Darci didn’t do any of these things, other than that her tail head looked a bit more pronounced days ago.
Yesterday eve, with the heifer and dry cow group out all day grazing, I asked our milking guy toward evening if he had checked Darci the night before when he went to bed. He said, “Yes. She was looking strange and scratching herself among the trees while all the others in the group were around the barn laying down.”
The minute I heard this, I knew that was likely a 24 hour sign. I immediately grabbed my headlamp and went walking to see if she was at the barn. When I got there, everyone was there but her and her sister. Uh oh.
I headed to the field. I first walked to the north line, then west, then south along the western perimeter. The grass on that side is still kind of tall, so I use my flashlight to look for glowing eyes. Deer reflect back as greenish, and there were a few sets of those. Finally, my light caught on golden eyes low in the grass at the corner of that pasture. Golden eyes tend to be bovine eyes.
As I approached, I could see it was Darci laying down. I asked her, “are you in labor?” No sooner were the words out of my mouth when I looked a few feet away and there was a bull calf laying, already dry.
Such a bad farmer I am! No farmer should flat out miss the calving, yet it does happen. If she had needed help, I might have been too late to do any good for the calf. As it turns out, all was well.
She got up, and I noticed her sister, Dorothy, a 16 month old unbred heifer standing in the grass about 50 feet away. The little boy made a good effort to get up too, and pretty much succeeded.
Normally, we like to get at least 3 pints of colostrum in them within 45 minutes of birth. They never are capable of doing that on their own, boy or girl (the boys are usually slower).
I guessed he had been out maybe at least an hour or hour and a half. So, I went home and grabbed a wheelbarrow. We use the big blue ones with double wheels, put a little hay in it as a bed and headed back out with my daughter in tow to retrieve the boy and the cow.
I loaded him up and started hauling him in back. We tried to make sure Darci smelled that he was in the barrow, but she didn’t do it and kept trying to go back to his last known location. Finally, we got her to pick up his scent in the barrow and then she followed us calling to him.
I had Amber (daughter) get hold the wheel line sprinkler steady so we could pass by the irrigation, over the 4 inch hose, through the field gate and on to the maternity pen.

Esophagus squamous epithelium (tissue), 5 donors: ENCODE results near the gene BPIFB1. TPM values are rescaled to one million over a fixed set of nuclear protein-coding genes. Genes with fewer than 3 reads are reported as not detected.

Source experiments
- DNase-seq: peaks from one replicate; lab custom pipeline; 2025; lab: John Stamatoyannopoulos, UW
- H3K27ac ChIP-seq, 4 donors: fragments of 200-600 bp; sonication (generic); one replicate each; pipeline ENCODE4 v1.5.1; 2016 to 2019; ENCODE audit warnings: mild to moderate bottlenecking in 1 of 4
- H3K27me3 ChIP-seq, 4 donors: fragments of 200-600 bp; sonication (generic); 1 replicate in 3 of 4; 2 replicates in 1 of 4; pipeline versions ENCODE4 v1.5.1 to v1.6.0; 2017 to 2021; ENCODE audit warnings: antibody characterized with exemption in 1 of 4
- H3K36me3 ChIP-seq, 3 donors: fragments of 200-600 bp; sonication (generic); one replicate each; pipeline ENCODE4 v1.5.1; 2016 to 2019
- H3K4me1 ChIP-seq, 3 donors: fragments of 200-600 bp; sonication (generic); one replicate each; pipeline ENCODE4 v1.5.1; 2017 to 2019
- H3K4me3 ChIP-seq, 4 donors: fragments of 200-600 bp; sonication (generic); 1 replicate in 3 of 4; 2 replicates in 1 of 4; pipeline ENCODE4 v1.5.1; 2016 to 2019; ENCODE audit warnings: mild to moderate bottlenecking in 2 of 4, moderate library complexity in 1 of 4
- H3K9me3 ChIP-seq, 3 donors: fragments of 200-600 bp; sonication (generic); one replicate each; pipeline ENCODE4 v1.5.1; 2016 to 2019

The boy was fully mobile right out of the barrow. Darci got water – a full 5 gallons – always a requirement after calving. The cows can be depended on to suck it all down. I then gave her hay and managed to get her to stand still enough for me to hand milk half a gallon into a calf bottle and immediately feed the boy. He sucked it down, and off we went to bed. Darci was already contracting to expel the placenta.
This is a model calving, besides my inattentiveness. Most go something similar to this, but not all. In fact, the last calving we had, about two weeks ago to the day, was what is called a “three Amishman pull” at 3:30 in the morning. That is another story for another post.
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September 7 – Labor Day – 2020 has brought us a severe windstorm with power outage in the AM hours that has seemingly knocked out power everywhere in our area.
All our South stores are empty shelves and will be until tomorrow.
We also lost one of our last remaining aspens – snapped off halfway up – that hasn’t been lost in prior storms, a spruce tree in the heifer pen, roots and all, and lots of branches.
We were just getting set for bottling when the storm and all its dust hit. We made the immediate decision not to do that, which was a good move since the power started flickering and then went off. We switched to backup generator, but it has limitations on running the place and we have to meter what we run and where.
One day, we’ll put in a big diesel generator, but we’re not there yet from a financial standpoint as far as cost/benefit analysis and payback. Cost to put in a brand new one is over $11,000. Of course, we have had multiple big storms in the last 24 months with at least one day outages if not more.
So, we meter milking, milk cooling, running our backup well versus the high capacity deep well, and irrigation is off completely until the grid is back. Fortunately the wheel lines had water in them and have held position without getting blown – a significant proposition since they are both mid-field and not staked down.
Moving forward, we will mostly be doing farm updates via our blog versus social media platforms.
In fact, this will allow us to put out better content!
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The science is solid, and not just counting medical science, that masks don’t contain virion: